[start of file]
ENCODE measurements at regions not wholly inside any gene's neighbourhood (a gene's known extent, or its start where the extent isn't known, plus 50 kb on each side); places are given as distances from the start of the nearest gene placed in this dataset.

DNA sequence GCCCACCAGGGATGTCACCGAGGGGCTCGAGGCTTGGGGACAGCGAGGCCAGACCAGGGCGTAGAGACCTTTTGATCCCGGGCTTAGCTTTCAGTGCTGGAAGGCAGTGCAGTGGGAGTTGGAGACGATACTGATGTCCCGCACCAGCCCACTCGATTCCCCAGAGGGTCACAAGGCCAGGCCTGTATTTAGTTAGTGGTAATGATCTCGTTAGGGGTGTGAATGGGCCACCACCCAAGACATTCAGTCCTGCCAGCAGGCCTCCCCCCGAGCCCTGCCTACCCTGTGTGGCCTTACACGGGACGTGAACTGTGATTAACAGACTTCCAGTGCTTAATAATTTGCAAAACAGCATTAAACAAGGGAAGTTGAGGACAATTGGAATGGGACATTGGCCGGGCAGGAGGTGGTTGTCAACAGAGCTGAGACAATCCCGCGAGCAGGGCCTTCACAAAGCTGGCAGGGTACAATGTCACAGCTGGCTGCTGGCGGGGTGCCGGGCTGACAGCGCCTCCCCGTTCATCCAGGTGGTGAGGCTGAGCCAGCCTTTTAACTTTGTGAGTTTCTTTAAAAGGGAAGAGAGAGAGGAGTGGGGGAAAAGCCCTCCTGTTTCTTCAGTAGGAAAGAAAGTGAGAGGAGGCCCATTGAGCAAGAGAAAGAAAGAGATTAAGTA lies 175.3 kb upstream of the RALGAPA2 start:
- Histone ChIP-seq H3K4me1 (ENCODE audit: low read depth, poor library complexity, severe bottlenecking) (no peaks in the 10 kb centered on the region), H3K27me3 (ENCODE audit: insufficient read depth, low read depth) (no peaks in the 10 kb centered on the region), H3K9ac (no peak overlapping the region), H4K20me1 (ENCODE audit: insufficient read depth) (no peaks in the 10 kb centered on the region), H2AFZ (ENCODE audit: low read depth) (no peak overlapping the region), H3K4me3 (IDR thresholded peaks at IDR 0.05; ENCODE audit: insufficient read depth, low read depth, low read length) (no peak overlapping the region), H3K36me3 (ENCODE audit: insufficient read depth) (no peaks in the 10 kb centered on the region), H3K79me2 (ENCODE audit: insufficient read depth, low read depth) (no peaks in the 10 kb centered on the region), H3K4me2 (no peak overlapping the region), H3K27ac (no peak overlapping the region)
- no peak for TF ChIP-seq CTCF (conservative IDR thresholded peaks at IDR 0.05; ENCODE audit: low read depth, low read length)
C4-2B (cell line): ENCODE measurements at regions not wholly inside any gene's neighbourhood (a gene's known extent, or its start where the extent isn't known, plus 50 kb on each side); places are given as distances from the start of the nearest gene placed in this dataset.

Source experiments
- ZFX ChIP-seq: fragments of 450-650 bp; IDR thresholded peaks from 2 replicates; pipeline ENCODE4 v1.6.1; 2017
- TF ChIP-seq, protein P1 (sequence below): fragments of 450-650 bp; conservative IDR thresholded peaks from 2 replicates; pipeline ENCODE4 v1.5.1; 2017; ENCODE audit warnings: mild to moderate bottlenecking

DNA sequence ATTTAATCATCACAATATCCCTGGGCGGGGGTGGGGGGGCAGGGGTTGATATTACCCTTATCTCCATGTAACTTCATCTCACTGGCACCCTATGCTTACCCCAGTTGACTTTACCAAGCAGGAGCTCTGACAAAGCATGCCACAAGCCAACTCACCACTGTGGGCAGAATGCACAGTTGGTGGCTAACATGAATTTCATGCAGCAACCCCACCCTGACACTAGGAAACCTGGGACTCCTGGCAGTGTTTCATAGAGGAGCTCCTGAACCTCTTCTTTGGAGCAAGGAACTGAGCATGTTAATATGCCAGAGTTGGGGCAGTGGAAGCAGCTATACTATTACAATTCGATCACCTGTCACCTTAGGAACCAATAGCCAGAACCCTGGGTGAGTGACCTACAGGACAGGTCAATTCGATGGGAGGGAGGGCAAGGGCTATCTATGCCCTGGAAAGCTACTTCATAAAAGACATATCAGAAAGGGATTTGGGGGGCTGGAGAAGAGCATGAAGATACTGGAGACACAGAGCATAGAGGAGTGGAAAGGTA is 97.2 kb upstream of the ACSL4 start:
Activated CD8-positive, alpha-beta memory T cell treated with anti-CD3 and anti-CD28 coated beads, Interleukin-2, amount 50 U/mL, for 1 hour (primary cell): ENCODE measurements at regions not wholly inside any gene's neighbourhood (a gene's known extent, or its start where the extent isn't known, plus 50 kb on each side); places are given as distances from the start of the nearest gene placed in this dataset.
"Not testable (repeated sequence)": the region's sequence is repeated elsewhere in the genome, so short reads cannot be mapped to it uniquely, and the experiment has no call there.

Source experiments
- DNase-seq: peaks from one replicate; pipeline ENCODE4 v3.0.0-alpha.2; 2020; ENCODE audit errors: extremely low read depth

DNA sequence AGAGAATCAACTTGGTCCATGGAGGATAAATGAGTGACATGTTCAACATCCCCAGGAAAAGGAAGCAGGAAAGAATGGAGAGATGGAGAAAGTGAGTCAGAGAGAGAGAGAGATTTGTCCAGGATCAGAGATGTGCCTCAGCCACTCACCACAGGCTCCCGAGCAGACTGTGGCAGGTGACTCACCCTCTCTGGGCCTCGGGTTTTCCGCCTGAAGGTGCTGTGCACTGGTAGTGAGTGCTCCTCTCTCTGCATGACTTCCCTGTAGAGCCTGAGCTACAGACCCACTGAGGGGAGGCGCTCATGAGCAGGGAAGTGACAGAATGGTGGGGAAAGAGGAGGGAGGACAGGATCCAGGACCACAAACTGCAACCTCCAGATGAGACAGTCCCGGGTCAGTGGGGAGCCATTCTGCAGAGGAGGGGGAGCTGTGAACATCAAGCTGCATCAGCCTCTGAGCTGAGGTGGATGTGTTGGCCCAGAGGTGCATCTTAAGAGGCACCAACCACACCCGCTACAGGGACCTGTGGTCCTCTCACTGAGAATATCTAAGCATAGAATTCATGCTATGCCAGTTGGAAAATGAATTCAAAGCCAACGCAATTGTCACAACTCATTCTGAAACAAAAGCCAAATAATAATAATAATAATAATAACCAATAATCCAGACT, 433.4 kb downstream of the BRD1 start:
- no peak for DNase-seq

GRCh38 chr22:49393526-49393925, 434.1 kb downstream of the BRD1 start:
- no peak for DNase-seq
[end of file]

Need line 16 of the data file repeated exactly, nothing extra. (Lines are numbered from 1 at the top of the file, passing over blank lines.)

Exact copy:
GRCh38 chr22:49393526-49393925, 434.1 kb downstream of the BRD1 start: